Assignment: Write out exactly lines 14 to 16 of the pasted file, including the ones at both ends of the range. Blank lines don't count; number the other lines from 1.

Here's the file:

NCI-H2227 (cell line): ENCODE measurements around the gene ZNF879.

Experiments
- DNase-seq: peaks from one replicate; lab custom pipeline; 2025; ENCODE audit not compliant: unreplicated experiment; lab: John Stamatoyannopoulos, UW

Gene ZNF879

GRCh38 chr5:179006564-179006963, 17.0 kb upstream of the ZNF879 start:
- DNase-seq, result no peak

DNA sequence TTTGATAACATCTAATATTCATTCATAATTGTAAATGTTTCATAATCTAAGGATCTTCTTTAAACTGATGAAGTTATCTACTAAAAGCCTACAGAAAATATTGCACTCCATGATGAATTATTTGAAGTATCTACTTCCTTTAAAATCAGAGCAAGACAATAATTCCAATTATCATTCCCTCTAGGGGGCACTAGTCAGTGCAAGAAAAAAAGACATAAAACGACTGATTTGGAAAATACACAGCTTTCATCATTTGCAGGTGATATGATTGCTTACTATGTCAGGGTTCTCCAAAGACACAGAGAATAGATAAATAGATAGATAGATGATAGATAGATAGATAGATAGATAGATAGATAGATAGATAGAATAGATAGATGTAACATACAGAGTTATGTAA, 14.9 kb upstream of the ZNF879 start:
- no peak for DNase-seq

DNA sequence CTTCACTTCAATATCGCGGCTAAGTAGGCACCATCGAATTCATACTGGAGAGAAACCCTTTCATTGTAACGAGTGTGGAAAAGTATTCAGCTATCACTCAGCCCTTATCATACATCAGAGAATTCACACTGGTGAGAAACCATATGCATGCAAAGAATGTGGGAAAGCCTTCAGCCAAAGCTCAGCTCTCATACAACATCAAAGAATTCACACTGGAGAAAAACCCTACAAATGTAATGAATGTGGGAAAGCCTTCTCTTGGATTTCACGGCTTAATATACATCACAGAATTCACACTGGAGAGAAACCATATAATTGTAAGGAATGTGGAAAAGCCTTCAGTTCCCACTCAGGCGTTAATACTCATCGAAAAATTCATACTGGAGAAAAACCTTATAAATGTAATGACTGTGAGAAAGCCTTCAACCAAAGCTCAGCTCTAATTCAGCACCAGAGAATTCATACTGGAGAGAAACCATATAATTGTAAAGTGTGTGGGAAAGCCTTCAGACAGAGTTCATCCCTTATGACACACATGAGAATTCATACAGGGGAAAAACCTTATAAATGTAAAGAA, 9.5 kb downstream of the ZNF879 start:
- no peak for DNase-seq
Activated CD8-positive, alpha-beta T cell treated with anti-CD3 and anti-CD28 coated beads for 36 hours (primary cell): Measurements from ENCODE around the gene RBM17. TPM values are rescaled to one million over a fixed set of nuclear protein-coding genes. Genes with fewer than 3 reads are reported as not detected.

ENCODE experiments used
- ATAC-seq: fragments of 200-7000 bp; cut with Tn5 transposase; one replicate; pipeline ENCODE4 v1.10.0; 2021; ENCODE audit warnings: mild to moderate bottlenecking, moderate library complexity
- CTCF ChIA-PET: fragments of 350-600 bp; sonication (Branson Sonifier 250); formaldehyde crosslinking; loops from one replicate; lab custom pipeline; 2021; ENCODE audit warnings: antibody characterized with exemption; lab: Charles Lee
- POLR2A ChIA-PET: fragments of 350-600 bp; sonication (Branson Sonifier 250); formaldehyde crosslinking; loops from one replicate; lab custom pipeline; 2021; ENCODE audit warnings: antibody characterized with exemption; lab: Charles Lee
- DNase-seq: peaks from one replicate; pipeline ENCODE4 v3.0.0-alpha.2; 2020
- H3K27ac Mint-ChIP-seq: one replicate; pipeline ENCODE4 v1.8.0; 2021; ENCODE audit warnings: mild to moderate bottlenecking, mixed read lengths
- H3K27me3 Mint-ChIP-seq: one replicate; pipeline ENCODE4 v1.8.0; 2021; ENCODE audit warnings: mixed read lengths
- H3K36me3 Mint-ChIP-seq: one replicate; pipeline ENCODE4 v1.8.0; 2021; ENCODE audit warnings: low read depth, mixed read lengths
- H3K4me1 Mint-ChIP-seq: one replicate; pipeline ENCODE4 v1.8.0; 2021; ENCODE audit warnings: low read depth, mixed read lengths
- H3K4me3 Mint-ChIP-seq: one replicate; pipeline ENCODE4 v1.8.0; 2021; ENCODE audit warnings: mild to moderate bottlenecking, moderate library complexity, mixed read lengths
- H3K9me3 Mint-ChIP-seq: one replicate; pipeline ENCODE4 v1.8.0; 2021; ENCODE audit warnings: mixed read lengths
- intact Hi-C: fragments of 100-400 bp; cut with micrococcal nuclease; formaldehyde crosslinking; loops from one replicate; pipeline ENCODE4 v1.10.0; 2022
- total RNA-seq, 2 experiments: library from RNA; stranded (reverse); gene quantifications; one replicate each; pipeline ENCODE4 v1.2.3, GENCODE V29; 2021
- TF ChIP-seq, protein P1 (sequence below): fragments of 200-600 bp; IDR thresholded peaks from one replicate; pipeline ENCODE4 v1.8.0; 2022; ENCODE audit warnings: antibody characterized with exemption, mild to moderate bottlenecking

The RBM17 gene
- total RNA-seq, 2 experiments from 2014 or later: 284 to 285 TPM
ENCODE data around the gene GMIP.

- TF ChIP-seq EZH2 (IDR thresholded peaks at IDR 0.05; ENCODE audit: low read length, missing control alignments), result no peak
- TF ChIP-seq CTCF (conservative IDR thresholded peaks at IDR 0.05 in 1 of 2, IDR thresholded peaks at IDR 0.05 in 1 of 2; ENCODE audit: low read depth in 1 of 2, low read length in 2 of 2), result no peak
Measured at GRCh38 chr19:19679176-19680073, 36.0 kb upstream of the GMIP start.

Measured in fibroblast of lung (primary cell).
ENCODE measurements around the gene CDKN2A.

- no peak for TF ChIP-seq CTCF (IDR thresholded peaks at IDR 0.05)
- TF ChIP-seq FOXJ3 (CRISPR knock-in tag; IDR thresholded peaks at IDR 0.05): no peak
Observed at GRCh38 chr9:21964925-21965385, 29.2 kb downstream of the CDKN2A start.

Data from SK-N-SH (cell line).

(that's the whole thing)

- CTCF ChIA-PET: fragments of 350-600 bp; sonication (Branson Sonifier 250); formaldehyde crosslinking; loops from one replicate; lab custom pipeline; 2021; ENCODE audit warnings: antibody characterized with exemption; lab: Charles Lee
- POLR2A ChIA-PET: fragments of 350-600 bp; sonication (Branson Sonifier 250); formaldehyde crosslinking; loops from one replicate; lab custom pipeline; 2021; ENCODE audit warnings: antibody characterized with exemption; lab: Charles Lee
- DNase-seq: peaks from one replicate; pipeline ENCODE4 v3.0.0-alpha.2; 2020